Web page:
One line of research was how government agencies, which are such important actors in the context of disaster management, were effective in communicating messages on social media. In the past year, I looked at how Texas-based government agencies like public health departments communicate COVID-19 related messages on social media and how they direct coordination. When it comes to risk messages, if different agencies are sending inconsistent messaging, it confuses the public. The study had some interesting findings at different stages of the pandemic, agencies seem to coordinate with each other on the greater levels rather than on other levels. 

A second area of research was with Dr. Yan Huang, where we looked into the public’s attitude to the COVID-19 vaccine. This was during the latter phase of the pandemic, when we had a solution to the disease. There was a lot of skepticism about the vaccine and COVID-19, and a lot of conspiracy theories and misinformation. We were interested in the type of messages from government agencies that were most helpful in terms of getting people to take the vaccine. We conducted online experiments with Houston residents and looked at individual relationships with government agencies, as the more you trust an agency the more you will be open to taking the vaccine. 

So far, we’ve been working on a couple of papers about the experiment data that we’ve just finished collection. We found some interesting results: like how there is a difference about whether an individual hears a message of losses or gains, such as whether a vaccine hurts you or benefits you. This message framing affected people’s views, as well as whether it came from a local agency or a national agency like the CDC. It was interesting to see how the framing of a message makes a difference. 

The research is still ongoing so we expect to publish a few more works, but these two are my main areas of research. 

When do you expect to finish your research projects? 
We expect to finish, hopefully later this year. One project has been published, while the project Dr. Yan Huang and I worked on will probably be published by the end of this year. Hopefully by the time the pandemic ends, too (laughs). 

Why did you and Dr. Huang decide to pursue this research project? 
We regularly talk about research ideas, even before the pandemic. It just so happens that we both found that the pandemic created an opportunity for us to explore some of our common interests, like my interest in organizational communication and social media and her interest in persuasion. They just seemed to click in this context.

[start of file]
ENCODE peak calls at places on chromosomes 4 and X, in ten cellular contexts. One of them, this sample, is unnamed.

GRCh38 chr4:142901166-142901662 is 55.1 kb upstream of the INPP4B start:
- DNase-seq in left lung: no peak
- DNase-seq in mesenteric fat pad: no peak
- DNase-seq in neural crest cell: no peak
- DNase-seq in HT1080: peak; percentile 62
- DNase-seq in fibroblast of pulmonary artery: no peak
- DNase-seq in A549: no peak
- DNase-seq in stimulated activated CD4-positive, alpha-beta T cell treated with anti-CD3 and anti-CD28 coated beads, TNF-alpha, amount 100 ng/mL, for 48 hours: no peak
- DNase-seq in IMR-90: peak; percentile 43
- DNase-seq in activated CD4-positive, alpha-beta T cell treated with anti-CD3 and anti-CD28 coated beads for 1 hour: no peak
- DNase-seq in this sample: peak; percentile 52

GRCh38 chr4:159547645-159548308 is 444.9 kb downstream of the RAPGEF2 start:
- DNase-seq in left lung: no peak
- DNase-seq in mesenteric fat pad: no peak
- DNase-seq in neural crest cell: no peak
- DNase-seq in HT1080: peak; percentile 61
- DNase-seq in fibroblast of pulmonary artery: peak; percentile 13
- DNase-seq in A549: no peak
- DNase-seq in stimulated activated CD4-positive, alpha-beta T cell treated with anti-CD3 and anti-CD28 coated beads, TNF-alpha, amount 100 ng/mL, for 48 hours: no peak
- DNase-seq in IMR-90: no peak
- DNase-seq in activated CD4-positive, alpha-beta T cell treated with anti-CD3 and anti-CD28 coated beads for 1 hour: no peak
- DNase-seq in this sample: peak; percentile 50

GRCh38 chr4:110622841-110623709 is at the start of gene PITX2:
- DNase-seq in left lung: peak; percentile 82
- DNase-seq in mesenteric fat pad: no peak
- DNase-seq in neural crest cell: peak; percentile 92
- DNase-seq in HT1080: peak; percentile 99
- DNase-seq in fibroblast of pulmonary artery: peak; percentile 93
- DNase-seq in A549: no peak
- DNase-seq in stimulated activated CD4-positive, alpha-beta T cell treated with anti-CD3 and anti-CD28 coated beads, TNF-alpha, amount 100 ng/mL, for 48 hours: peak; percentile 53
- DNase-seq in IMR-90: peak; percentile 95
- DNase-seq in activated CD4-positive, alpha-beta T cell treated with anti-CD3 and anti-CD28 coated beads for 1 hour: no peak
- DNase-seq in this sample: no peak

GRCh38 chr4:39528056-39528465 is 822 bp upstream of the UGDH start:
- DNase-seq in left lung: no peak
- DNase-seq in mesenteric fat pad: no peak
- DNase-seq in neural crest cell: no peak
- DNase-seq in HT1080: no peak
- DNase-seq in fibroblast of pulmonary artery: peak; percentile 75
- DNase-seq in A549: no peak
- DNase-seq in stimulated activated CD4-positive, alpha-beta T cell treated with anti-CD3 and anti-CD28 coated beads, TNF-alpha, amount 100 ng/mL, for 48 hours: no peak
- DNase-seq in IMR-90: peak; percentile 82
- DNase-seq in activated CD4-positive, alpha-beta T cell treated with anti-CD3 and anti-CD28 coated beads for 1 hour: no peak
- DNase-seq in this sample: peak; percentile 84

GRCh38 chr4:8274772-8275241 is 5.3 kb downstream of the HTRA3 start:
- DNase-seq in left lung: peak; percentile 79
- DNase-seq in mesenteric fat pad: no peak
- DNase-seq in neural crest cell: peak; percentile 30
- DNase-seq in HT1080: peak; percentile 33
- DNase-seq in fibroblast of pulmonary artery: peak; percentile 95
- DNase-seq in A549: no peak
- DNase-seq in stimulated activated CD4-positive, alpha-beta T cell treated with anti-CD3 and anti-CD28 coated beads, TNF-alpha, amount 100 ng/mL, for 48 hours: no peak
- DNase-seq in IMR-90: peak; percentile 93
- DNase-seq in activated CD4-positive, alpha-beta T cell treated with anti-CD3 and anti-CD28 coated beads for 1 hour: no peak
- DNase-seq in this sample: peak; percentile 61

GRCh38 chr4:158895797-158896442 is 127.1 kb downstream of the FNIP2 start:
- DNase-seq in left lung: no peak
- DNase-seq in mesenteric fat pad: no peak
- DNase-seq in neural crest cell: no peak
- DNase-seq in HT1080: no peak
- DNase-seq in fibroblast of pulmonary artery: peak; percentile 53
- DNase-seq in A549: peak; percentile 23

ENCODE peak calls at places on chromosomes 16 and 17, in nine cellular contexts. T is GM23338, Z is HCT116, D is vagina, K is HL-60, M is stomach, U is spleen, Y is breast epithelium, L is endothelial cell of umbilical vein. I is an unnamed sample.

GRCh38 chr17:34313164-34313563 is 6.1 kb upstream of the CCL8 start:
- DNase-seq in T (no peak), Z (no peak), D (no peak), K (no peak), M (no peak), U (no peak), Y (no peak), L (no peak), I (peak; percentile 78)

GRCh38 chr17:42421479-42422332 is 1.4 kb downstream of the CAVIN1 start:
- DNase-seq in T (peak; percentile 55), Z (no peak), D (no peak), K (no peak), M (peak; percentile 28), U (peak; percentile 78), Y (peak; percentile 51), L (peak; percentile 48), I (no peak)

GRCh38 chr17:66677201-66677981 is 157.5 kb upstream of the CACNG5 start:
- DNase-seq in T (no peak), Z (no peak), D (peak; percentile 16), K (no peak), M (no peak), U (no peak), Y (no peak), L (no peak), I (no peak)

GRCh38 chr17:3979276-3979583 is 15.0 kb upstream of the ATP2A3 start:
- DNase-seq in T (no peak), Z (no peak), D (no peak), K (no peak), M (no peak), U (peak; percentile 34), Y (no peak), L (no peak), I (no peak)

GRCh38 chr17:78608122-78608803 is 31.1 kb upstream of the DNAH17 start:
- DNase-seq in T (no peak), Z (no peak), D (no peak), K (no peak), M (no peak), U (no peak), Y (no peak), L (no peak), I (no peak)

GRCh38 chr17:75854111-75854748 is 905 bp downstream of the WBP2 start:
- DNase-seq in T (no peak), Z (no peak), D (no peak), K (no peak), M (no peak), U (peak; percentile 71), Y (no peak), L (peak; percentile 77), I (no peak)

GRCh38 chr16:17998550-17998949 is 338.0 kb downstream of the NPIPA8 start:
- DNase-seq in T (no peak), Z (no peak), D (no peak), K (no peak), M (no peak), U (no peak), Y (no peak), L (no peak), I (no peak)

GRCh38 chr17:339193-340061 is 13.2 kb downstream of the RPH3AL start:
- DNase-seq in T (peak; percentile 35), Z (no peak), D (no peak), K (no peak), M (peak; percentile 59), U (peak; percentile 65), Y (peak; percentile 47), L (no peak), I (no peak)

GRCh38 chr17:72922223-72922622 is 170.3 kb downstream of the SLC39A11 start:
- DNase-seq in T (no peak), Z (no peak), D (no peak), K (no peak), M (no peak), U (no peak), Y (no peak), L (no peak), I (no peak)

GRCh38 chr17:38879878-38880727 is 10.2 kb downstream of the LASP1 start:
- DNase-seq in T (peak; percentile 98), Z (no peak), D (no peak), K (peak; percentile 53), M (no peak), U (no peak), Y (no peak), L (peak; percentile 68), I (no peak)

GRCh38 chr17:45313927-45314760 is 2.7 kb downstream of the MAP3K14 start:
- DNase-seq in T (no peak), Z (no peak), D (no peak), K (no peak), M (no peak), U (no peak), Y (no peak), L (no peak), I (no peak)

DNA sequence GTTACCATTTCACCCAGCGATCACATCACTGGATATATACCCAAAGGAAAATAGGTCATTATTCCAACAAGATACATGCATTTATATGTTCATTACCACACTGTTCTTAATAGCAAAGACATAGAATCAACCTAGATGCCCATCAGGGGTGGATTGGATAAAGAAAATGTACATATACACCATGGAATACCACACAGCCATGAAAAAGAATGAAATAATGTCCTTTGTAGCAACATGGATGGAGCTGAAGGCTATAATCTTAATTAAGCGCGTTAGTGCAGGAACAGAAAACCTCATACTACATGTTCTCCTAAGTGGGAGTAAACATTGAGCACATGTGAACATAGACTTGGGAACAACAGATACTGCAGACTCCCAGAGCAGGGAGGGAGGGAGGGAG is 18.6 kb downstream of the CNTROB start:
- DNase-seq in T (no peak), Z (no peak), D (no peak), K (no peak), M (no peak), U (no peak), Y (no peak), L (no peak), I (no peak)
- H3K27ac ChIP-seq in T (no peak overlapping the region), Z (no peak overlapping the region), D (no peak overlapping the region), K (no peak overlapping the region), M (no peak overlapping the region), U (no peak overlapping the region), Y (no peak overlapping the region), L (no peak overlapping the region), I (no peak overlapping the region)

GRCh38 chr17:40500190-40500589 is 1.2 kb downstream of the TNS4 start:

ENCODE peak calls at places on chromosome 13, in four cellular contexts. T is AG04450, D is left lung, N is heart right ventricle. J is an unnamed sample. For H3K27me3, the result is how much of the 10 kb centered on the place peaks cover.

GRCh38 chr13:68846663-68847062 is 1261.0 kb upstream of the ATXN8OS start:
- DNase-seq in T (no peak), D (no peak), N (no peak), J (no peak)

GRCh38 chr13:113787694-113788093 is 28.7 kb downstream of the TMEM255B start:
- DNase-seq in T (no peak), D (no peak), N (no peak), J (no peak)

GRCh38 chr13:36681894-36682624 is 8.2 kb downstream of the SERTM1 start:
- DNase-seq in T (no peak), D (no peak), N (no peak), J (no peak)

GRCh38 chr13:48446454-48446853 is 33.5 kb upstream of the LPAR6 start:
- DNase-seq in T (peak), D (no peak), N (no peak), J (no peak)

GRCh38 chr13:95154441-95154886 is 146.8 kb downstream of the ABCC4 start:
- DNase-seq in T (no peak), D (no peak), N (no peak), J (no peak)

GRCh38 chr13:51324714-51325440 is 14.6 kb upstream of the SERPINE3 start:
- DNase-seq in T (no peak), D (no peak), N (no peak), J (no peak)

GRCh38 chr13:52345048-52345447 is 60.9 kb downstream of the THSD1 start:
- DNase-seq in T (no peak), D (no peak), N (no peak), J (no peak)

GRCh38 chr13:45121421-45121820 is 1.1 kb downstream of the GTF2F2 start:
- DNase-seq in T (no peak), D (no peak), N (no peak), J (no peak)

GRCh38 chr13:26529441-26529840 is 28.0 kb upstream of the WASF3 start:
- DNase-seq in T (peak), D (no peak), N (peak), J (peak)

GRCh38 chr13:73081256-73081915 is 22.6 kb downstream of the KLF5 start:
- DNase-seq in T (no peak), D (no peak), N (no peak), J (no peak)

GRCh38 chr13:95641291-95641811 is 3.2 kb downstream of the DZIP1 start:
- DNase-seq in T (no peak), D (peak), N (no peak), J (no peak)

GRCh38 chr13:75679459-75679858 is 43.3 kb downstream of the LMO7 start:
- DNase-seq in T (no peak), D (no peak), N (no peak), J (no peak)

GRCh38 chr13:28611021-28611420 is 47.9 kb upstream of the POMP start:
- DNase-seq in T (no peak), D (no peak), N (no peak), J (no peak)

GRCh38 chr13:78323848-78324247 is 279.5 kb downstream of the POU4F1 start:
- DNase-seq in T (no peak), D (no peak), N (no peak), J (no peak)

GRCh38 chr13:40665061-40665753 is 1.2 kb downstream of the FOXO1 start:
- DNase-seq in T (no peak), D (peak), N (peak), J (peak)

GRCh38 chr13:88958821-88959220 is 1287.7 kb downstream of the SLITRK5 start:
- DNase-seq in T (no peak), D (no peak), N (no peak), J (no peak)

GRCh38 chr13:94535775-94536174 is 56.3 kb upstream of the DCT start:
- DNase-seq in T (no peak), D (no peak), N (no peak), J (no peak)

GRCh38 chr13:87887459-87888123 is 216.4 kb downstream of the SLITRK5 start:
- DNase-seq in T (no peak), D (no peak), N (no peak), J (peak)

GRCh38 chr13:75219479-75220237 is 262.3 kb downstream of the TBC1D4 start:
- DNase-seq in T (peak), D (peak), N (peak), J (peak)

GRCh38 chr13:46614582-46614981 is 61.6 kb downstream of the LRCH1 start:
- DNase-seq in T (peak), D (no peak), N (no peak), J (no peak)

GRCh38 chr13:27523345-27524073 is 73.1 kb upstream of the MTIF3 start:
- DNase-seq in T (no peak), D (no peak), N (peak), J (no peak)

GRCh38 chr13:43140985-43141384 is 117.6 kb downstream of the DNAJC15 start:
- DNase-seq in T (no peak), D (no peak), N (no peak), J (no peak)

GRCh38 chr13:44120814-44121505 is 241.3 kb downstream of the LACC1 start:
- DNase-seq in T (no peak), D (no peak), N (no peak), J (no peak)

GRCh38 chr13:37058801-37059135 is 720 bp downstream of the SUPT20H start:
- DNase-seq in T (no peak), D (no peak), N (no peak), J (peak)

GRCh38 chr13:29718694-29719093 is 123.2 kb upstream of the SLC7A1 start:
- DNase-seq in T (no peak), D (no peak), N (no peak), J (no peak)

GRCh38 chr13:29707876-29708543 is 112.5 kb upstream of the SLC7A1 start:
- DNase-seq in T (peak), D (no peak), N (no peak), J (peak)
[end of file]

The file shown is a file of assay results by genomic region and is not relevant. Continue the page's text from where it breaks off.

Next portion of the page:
We talked about writing a grant together, and after that got funded by the Enhance Research on COVID-19 and the Pandemic grants, that just formed the basis of our collaboration. 

You have also used data from your research on COVID-19 to help Dr. Vardeman and her graduate students create the vaccine-promotion PSA for Fort Bend County, can you tell us about this partnership?
Yes, hopefully our findings help them to some degree! The PSA was created to encourage people to take the vaccine, and so we shared our experiment findings with them. Our findings regarding the frames of the message, especially the loss versus benefit messaging, was probably very helpful to them. Our findings also saw that local sources were more trusted, so they would have kept this in mind when making the PSA. 

Not only are you involved in COVID-19 research, in early 2020 you were selected for the Association for Education in Journalism and Mass Communication (AEJMC) 2020 Emerging Scholars Program and given a grant for your study on Houston residents affected by Hurricane Harvey. Can you talk a little more about that?
This project focused on the post-disaster recovery phase of Hurricane Harvey, as it was something I experienced myself after seeing my neighbors and I struggle to find resources and helpful information on things like disaster aid and house rebuilding. I noticed that people seemed to rely on many different sources, as well as there being racial and ethnic differences on where they find information. 

So with this information, I looked at different ethnic groups (the four main groups in Houston: white, African-American, Hispanic and Asian-American). Disasters are known to affect minority groups disproportionately, so I was curious to see whether there are ethnic group differences when it comes to the selection of their communication sources. 

I launched a survey for about 800 Houston residents, where 1/4 came from each different ethnic group, and I asked them about the types of communication resources they used after Hurricane Harvey to seek support. I called that a communication ecology, because it was akin to a web of resources that people actively constructed themselves.